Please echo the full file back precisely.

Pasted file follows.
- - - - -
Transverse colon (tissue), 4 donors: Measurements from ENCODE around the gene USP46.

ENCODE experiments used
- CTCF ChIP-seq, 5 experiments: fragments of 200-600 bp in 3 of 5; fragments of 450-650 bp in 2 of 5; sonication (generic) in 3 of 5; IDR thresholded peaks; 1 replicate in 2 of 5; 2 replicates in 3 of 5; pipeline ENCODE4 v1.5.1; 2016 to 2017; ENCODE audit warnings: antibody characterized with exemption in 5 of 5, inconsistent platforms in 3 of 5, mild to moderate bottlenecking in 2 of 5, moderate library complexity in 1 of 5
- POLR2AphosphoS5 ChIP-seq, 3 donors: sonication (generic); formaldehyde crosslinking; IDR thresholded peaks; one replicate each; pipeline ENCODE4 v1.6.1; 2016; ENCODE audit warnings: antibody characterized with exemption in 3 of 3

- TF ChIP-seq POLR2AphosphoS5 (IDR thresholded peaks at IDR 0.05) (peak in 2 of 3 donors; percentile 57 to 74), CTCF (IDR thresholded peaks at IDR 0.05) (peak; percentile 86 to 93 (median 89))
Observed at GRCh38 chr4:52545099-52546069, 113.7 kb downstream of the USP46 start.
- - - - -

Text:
Transverse colon (tissue), 4 donors: Measurements from ENCODE around the gene USP46.

ENCODE experiments used
- CTCF ChIP-seq, 5 experiments: fragments of 200-600 bp in 3 of 5; fragments of 450-650 bp in 2 of 5; sonication (generic) in 3 of 5; IDR thresholded peaks; 1 replicate in 2 of 5; 2 replicates in 3 of 5; pipeline ENCODE4 v1.5.1; 2016 to 2017; ENCODE audit warnings: antibody characterized with exemption in 5 of 5, inconsistent platforms in 3 of 5, mild to moderate bottlenecking in 2 of 5, moderate library complexity in 1 of 5
- POLR2AphosphoS5 ChIP-seq, 3 donors: sonication (generic); formaldehyde crosslinking; IDR thresholded peaks; one replicate each; pipeline ENCODE4 v1.6.1; 2016; ENCODE audit warnings: antibody characterized with exemption in 3 of 3

- TF ChIP-seq POLR2AphosphoS5 (IDR thresholded peaks at IDR 0.05) (peak in 2 of 3 donors; percentile 57 to 74), CTCF (IDR thresholded peaks at IDR 0.05) (peak; percentile 86 to 93 (median 89))
Observed at GRCh38 chr4:52545099-52546069, 113.7 kb downstream of the USP46 start.